This is quite a complex question really, and the answer depends on your host configuration. First of all the iSCSI layer has it's own timeout periods and retries. The same goes for the device-mapper-multipath that controls the block devices, and above that you have the QEMU disk layer and the disk controller driver within the guest OS. Not to get into too many details, if you anticipate using unstable storage, it is much safer to keep risks to the minimum. This can be achieved by disabling the QEMU disk caching function ( cache=none in the cmd line), and using werror=stop to make the guest pause whenever it hits an IO error, instead of trying to push that IO indefinitely. If you don't use these, with an unstable storage you are risking image corruption and data loss, though in some cases, if the guest OS detects the IO error (if you use propagation for example), it might simply remount it's FS in r/o mode.

In any case, it is generally better to avoid disk access bottlenecks, especially when VMs are involved. Multiple paths and separate networks for iSCSI traffic only are the common means of achieving this.


It depends on many settings. The OS is designed to retry I/O for a while. How long depends on the OS and settings of its I/O subsystem and all the layers below it.

For example, consider a linux VM running on VMware ESXi. The Linux VM thinks it is running on a SCSI disk, which is actually a VMDK file on a VMFS filesystem managed by VMware. The VMFS filesystem is actually located across the network on an iSCSI LUN on a SAN. Many layers, each with their own settings and timeouts. In this case you have to check the timeouts on both VMware's iSCSI initiator and Linux's SCSI subsystem.

In such a layered system it's smart to increase the default timeouts since there is a bigger chance of something failing temporarily. VMware actually takes care of some of this by itself. The VMware software iSCSI initiator has reasonably long timeouts as far as I know. Linux's default timeouts are a bit short:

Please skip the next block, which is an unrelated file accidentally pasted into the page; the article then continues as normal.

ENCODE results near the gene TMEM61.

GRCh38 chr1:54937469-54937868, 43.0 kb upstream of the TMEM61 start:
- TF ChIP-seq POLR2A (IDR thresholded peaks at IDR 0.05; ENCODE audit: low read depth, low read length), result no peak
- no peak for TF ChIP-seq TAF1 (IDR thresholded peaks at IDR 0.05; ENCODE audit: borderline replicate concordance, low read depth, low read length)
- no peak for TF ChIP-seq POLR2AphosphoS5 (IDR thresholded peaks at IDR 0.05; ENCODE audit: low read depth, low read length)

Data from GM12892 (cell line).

$ cat /sys/block/sda/device/timeout 

Once you install VMware-tools on the VM, it takes care of raising the timeouts of the virtual disks to a safer value of 180 seconds. I'm not sure which value it sets for Windows VM's.

A longer timeout is no guarantee though. A guest OS with high disk I/O activity may not be able to tolerate sustained read and/or write requests for the duration of the timeout value. Windows guests may freeze or BSOD. Linux guests may go read-only on their root volumes which requires a reboot to fix.

While the OS may survive the disk I/O interruption, application(s) running on the OS platform may not. Applications themselves implement response timeout values which are likely going to be hard coded and non-configurable by a platform or virtualization administrator in the application itself.

A personal experience: I once upgraded my SAN firmware and rebooted the SAN. This reboot is fast enough to fall within the timeouts of both VMware ESXi and my Linux and Windows VM's. Usually all VM's kept running fine. However, this time a single VM didn't like the delay and crashed hard. No response whatsoever. So hard that I was unable to kill the VM and had to reboot the entire VMware host.